False Map Turtle
by Jeff LeClere
PROTECTED, except from the Mississippi River and its connected backwaters. Here, it is legal to take with a valid fishing license. These turtles may be trapped, or taken by hand, hook and line, or turtle hook. The possesion limit 100 pounds for live and 50 pounds for dressed turtles.
This is a medium to large sized Iowa turtle that grows 5 to 10 inches carapace length. The shell is dark brown, olive, or black. This turtle gets its name from the light yellow lines that form a reticulated or map like pattern on the back, but this pattern is usually obscure on adults. Old females have dark blotches on the back and plastron. There is a vertebral keel on the back that is rather prominent even in adults. The marginals on the rear of the carapace are serrated. The plastron is dull yellow with black lines and swirls. The head and limbs are black or dark olive. There are light yellow lines on the head and limbs. A backwards L is present behind each eye. There are no large blotches or spots found on the head, and three neck lines reach the eye. This distinguishes false map turtles from all our other map turtles.
Females grow much larger than the males. Adult males have long claws on the front feet, and a long, thick tail with the cloacal opening past the edge of the carapace. Young have brighter shells and markings, a dark pattern on the plastron, and a pronounced vertebral keel.
The false map turtle Graptemys pseudogeographica pseudogeographica is the only subspecies found in Iowa. The Ouachita map turtle Graptemys ouachitensis was once considered (and still is, by some) a subspecies of the false map turtle, until Vogt (1993) elevated it to a full species. See the Ouachita map turtle account for more information.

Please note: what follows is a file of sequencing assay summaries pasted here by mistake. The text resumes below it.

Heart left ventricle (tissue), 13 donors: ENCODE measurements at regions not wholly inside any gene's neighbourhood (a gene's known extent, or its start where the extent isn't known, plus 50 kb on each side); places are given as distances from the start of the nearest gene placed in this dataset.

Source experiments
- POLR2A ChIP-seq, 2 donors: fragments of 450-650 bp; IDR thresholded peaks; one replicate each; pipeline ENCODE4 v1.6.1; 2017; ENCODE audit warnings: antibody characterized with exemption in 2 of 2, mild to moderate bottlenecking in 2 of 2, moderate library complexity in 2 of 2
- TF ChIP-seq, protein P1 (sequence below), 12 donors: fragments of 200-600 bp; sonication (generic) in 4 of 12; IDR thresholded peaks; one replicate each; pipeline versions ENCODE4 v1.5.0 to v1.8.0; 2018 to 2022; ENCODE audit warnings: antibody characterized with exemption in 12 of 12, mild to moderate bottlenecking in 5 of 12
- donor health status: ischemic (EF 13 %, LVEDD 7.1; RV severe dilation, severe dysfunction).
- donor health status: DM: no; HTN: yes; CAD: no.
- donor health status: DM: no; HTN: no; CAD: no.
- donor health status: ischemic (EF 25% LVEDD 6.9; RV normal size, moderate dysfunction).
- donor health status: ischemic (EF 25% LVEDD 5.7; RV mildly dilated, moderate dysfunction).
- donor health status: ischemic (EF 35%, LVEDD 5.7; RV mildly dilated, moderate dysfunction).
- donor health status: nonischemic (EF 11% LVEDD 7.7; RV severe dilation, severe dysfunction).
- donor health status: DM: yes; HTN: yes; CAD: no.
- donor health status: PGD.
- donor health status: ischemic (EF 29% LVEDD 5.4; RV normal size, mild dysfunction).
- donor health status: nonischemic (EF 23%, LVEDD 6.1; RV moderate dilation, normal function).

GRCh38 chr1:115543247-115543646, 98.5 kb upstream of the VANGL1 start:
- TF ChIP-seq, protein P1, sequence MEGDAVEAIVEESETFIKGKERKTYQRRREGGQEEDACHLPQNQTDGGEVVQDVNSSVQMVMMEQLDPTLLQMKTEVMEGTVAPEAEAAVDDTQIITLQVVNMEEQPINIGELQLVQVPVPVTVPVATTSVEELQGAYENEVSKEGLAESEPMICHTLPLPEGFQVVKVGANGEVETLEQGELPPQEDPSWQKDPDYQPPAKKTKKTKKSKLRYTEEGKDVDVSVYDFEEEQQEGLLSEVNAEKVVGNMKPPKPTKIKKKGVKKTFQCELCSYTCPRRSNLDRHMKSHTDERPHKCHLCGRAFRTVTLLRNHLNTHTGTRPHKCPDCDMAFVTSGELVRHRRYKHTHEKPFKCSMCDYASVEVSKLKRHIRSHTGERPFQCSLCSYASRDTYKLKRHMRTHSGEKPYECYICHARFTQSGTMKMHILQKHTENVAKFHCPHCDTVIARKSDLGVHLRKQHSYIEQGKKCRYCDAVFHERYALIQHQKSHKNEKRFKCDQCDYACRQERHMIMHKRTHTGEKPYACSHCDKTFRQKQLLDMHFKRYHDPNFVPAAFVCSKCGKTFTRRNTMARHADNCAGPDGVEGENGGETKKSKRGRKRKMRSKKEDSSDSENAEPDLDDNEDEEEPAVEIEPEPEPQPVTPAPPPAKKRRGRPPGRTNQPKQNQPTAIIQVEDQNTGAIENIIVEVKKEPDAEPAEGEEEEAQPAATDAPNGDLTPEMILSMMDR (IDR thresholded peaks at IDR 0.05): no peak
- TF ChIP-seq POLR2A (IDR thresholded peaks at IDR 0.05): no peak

The false map turtle is found in the Mississippi and Missouri Rivers in Iowa. They extend west into Iowa along the large rivers from the Mississippi. In some rivers, they travel several counties into the state. I have found adult specimens in Linn County. In the Missouri River, they seem a little more restricted and do not invade very far from the west (Vandewalle and Christiansen, 1996).
This turtle is found only in slow portions of larger rivers in Iowa. Lakes and oxbow ponds are utilized only when close to a good sized river.
False map turtles have a shorter active season when compared to some other Iowa turtles. They are active from April to September. They are diurnal and spend a considerable amount of time basking. They forage for short periods during the day. They are very aquatic and do not roam far from water. They bask on anything above the water as long as it is away from shore in deep water. Snags and fallen trees with many limbs provide ideal basking areas and a large number of turtles may bask at this site. Approach very slowly and quietly as these turtles are extremely wary. If one dives, they all dive. The turtles remaining (if any ) are the painted turtles. They resurface fairly quickly, but will remain very cautious and in the water until the danger has past.
False map turtles breed in spring, and females may deposit three clutches of eggs a year (Ernst, Lovich, and Barbour, 1994), but Iowa specimens probably produce only one or two. They nest in late May through June and again in July. They usually do not migrate long distances to lay eggs. Females may dig a few false nests before actually depositing 12 to 22 eggs. They often nest on sand bars, where possible. The young emerge in August or September or they may overwinter in the nest (Vogt, 1981). They mature at about 14 years of age (Ernst, Lovich, and Barbour, 1994).
False map turtles feed a large amount of aquatic insects. They also consume aquatic plants, fish (especially dead fish), crayfish, and other aquatic life.